Incipio, LLC: Assets Sold

Incipio, LLC (also carried as Incipio Technologies) “designs and manufactures mobile device accessories. The Company produces and markets travel bags, nylon cases, sleeves, universal travel kits, headphones, audio visual solutions, and power solutions for personal computers and mobile devices“. According to a press release on August 30, 2021, investment group Armor Acquisitionannounced the acquisition of the Incipio, Incase, Survivor and Griffin brands, along with select licensed category brands, from Incipio, LLC”. No terms were announced in that press release.

For the only BDC lender – Monroe Capital (MRCC) – with exposure to Incipio, this seems to mark the end of a long and twisted journey. The BDC first advanced funds to Incipio in the IVQ 2014 in the form of a $5.4mn unitranche loan. Quickly exposure increased to reach $14.7mn within a couple of years, still in unitranche debt. (Here’s an article regarding the initial acquisition of the company, which indicates that Monroe Capital LLC – the advisor of the BDC – was advancing $55mn to the business. This suggests MRCC has been sharing exposure with other Monroe funds).

By IQ 2018, MRCC had two unitranche loans – maturing in 2019 – with a cost of $15.8mn to Incipio, valued close to par. Out of the blue, in the IIQ 2018 the debt was restructured, additional capital advanced and two PIK instruments added with a par value of $10.960mn but involving no cost. Those instruments – which represent some sort of exit fee arranged as part of the restructuring – were placed on non accrual.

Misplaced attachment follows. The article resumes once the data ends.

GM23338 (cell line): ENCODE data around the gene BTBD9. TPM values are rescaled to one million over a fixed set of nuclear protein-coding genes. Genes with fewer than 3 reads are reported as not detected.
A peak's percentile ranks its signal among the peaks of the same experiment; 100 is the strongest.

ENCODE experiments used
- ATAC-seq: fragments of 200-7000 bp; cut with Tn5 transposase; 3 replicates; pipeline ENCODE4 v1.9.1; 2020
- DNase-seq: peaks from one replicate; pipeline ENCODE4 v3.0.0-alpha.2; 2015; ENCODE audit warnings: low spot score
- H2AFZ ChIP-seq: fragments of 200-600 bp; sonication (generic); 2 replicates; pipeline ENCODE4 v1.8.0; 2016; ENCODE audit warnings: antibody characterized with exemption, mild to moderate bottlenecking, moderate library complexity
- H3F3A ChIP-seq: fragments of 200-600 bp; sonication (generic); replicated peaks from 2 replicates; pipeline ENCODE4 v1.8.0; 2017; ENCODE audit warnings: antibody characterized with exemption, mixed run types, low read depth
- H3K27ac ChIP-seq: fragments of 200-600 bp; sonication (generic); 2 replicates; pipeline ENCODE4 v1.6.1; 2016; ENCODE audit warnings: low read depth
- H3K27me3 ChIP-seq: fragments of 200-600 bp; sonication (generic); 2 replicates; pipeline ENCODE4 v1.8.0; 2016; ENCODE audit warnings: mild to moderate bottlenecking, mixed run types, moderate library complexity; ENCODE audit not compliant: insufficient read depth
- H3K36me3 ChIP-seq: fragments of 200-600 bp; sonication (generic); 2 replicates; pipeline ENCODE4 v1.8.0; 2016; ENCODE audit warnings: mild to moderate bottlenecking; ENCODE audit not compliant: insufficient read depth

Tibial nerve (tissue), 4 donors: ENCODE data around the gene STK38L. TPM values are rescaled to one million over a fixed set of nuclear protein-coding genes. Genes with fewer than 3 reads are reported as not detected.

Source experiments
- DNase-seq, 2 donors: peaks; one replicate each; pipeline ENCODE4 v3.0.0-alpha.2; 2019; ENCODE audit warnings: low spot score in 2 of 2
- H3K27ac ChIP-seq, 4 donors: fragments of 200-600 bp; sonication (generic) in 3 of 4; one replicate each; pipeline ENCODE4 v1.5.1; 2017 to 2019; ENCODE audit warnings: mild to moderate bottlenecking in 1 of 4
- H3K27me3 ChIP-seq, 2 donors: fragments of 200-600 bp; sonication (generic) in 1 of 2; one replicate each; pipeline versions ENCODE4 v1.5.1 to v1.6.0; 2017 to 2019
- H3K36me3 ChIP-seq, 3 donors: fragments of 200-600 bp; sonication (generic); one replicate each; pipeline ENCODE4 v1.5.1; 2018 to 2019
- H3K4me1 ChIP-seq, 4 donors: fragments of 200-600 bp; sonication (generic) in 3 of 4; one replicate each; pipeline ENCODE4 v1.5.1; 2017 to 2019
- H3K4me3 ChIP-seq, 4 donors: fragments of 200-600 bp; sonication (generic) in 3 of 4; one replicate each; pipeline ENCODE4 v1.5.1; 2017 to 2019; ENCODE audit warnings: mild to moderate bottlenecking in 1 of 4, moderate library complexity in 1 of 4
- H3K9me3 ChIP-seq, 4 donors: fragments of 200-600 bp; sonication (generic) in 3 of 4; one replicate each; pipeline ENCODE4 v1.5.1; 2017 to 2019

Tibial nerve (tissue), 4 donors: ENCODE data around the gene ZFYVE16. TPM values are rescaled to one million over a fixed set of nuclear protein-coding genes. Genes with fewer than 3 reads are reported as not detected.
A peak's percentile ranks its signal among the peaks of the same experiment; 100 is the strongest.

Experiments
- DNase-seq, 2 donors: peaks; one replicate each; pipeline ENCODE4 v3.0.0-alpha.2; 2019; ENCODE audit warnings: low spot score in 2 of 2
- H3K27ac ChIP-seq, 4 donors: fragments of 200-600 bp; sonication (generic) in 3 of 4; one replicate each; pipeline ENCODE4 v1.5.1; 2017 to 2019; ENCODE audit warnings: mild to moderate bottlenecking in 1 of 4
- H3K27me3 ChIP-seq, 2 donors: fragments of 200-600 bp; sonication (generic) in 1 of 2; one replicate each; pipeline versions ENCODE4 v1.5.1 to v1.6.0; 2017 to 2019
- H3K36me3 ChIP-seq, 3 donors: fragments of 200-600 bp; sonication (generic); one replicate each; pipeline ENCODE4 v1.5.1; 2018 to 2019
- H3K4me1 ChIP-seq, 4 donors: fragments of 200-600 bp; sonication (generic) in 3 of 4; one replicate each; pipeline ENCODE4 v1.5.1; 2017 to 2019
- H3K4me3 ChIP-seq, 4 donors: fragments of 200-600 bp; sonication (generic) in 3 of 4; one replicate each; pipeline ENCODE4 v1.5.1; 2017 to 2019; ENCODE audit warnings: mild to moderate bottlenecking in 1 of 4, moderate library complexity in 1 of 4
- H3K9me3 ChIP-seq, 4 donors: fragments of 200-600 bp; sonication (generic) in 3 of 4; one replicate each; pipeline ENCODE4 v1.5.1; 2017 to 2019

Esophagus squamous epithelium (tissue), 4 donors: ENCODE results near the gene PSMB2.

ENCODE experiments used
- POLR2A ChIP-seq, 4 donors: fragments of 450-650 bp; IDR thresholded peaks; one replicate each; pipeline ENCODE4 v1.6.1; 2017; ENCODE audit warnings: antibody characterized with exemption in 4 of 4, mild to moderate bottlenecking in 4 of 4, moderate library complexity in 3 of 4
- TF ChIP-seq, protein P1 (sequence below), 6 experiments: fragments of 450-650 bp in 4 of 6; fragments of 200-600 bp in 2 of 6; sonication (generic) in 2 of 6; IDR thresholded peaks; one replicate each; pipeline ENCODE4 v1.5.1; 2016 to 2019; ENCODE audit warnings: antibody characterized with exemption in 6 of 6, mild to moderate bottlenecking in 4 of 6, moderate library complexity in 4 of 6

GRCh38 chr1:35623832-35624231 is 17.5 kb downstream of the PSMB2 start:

In subsequent quarters, MRCC continued to advance more funds to Incipio, peaking at $24.8mn at cost. From the IQ 2020 – probably due to the pandemic – one of the tranches of unitranche debt advanced also became non performing. By IIQ 2021 MRCC had 6 unitranche loans outstanding – all of which (along with that exit fee/PIK) – were on non accrual and maturing in 2022. The aggregate fair value of these investments was $7.0mn, slightly down from the prior quarter. That’s a (72%) discount from cost and some $2.2mn of annual investment income not being received from the loans.

We did find the public filing that indicated Armor Acquisition was designated the “stalking horse” bidder for Incipio’s assets in a transaction that occurred July 26, 2021. That filing gave the amount to be paid in the form of “cash or non-cash proceeds” as $155.8 mn, split between $135,816,379 term debt owed to Monroe and $20.0mn to secured Revolver lenders. This suggests the unitranche debt was repaid in full. Chances are the exit fee/PIK instruments and no cost equity MRCC owns will have no value. None of this can be confirmed as we’ve not been able to find the confirmatory filing of the asset sale.

As of June 2021, MRCC had 12 non performing portfolio companies, including Incipio. Management has been optimistic about getting satisfactory credit resolutions as has occurred at times in the past. In this case, the odds are looking good that MRCC has been repaid pretty much in full. If so, MRCC will be able to recoup over $17mn of value, and redeploy proceeds into new income generating assets shortly. We’ll know for sure when the BDC reports IIIQ 2021 results.

GTT Communications: Planning To File Chapter 11

According to Virginia Business:

McLean-based telecommunications company GTT Communications Inc. is planning to file a prepackaged chapter 11 case after it closes the previously announced sale of its infrastructure division to Miami-based I Squared Capital, it announced Thursday.